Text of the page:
Who were the biggest reaches in the 2022 NFL Draft?

Velus Jones Jr. #1 of the Tennessee Volunteers. (Photo by Brett Carlsen/Getty Images)
Velus Jones Jr. #1 of the Tennessee Volunteers. (Photo by Brett Carlsen/Getty Images) /

The 2022 NFL Draft was full of surprises this year, but these seven selections in particular caught us completely off guard. 

The NFL Draft never seems to disappoint… that is unless your team is the one that seems to make outrageous decisions when they are on the clock. As always, the 2022 NFL Draft offered plenty of excitement.

Late in the first round, we had the first big “Did they really just do that?” moment. From there, some other picks inside the top three rounds threw us through a loop. I’ve done a lot of research and film study over the past three months, but it’s just hard to get behind some of these picks. Here are my five biggest draft reaches in 2022:

C/G Cole Strange, Patriots

I really like Cole Strange. However, I liked him similarly to how I liked former Wisconsin-Whitewater center Quinn Meinerz last year. I think I could get behind strange if he was even a late second-round pick or especially if he was a third-rounder. However, the fact that Strange went 29th overall in the first round is bizarre.

You just shouldn’t take players from that small of a school in the first round of the NFL Draft — regardless of how much you might like them. Strange could very well turn out to be one of the better centers in the league, but if he doesn’t, this pick is going to be scrutinized for a long time… and rightfully so.

WR Tyquan Thorton, Patriots

I hate to pick on the New England Patriots again, but what on earth were they doing in the first two rounds? After reaching way down the consensus board for Cole Strange in round one, Bill Belichick takes (in my mind) a day-three receiver in the second round.

Tyquan Thorton has speed (4.28) and size (6’2 3/8”), but not a whole lot else. I thought his tape looked like a late-round prospect. Even after a give him a bump on my board because of his elite speed, I couldn’t have even considered him before the fourth round. The Patriots took him with the 50th overall pick in round two. A few picks later, much better football players like George Pickens, Alec Pierce, and Skyy Moore were drafted. Best of luck with that, Bill.

WR John Metchie, Texans

I can see what might attract some teams to John Metchie. He had outstanding production this past season at Alabama — one of the best schools in the nation. However, I personally was not a huge fan of Metchie’s game, as he lacked any sort of calling card.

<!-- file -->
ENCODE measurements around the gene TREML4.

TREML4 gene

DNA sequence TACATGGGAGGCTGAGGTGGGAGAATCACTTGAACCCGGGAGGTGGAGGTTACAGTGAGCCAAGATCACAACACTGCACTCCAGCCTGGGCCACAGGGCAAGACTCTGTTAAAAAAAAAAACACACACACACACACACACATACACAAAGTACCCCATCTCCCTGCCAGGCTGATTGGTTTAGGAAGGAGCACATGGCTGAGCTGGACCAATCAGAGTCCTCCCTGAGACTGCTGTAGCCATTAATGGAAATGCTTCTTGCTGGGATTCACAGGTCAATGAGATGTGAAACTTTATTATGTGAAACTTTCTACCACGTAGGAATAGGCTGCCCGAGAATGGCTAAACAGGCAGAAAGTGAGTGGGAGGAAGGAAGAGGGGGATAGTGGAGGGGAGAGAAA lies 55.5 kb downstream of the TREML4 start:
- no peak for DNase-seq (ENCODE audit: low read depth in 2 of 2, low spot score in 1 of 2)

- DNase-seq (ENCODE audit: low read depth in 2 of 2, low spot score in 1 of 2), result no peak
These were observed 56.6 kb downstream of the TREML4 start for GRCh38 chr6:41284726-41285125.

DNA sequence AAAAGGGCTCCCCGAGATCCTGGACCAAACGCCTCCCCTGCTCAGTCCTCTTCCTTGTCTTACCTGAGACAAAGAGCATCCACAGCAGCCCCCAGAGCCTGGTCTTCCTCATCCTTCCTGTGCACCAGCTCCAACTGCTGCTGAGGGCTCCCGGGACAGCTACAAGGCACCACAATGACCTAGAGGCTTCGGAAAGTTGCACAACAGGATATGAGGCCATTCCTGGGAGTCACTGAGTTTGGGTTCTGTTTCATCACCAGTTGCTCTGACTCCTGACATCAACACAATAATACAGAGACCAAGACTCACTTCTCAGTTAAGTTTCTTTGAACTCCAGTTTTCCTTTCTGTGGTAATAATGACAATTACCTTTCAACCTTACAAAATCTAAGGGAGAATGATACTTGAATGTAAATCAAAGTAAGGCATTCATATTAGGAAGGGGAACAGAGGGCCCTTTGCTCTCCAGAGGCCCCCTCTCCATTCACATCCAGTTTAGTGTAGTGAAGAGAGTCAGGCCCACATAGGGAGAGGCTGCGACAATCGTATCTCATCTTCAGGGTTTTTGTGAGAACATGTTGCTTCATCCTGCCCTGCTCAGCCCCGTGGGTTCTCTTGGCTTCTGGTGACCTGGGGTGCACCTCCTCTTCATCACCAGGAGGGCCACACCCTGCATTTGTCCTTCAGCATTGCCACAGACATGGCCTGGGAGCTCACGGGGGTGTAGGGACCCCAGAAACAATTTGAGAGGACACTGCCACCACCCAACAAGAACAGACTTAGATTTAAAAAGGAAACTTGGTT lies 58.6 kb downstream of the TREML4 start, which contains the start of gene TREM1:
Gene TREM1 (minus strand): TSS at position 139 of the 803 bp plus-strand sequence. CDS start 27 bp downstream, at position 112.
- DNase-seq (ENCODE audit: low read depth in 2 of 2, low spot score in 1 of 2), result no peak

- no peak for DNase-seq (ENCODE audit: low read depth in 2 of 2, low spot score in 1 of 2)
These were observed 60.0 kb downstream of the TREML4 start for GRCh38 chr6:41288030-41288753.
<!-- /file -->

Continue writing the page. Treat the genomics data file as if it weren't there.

Metchie doesn’t have great size at 5’11 1/4” and 187 pounds and he has short arms. He’s not a particularly good athlete and he more or less has to win in contested situations and with physicality after the catch (which isn’t ideal for a player his size). I had Metchie 98th overall on my draft board but the Texans took him with the 44th overall pick. Like the Thorton pick, there were much better receivers still on the board.

WR Velus Jones Jr., Bears

This was one of the hardest picks for me to make sense of. Speed kills in the NFL, but it also forces NFL teams to make bad decisions. Velus Jones Jr. is very fast (4.31 40-yard at the NFL Combine) and has decent size, but he doesn’t have much else going for him.

Jones played a whopping 6 seasons in college at USC and Tennesse, but he only once managed to earn over 280 receiving yards. In reality, Jones was drafted for his return abilities, but I’m not too keen on spending the 71st overall pick on a return man that you have to engineer touches for who will be 25 years old as a rookie.

RB Tyrion Davis-Price, 49rers

Be honest: how many of you were watching Tyrion Davis-Price cut-ups prior to the 2022 NFL Draft? I’m willing to bet that most fans tuning in didn’t even know who this man was. Davis-Price was not particularly productive or efficient as a running back at LSU, and this selection was interesting, to say the least.

His tape is quite underwhelming, and I don’t think he was on anyone’s radar on the first two days of the draft. However, the 49ers apparently felt comfortable taking him in the third round with other running backs like Brian Robinson, Dameon Piece, Zamir White, and Isaiah Spiller still on the board. If anyone can make Davis-Price work, it’s San Francisco. They value 6’0” running backs who can run 4.48.

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There were plenty of other head-scratching decisions made during the 2022 NFL Draft, but these five are particularly noteworthy due to the draft capital these teams spent. I think most will prove to be big reaches a few years down the line.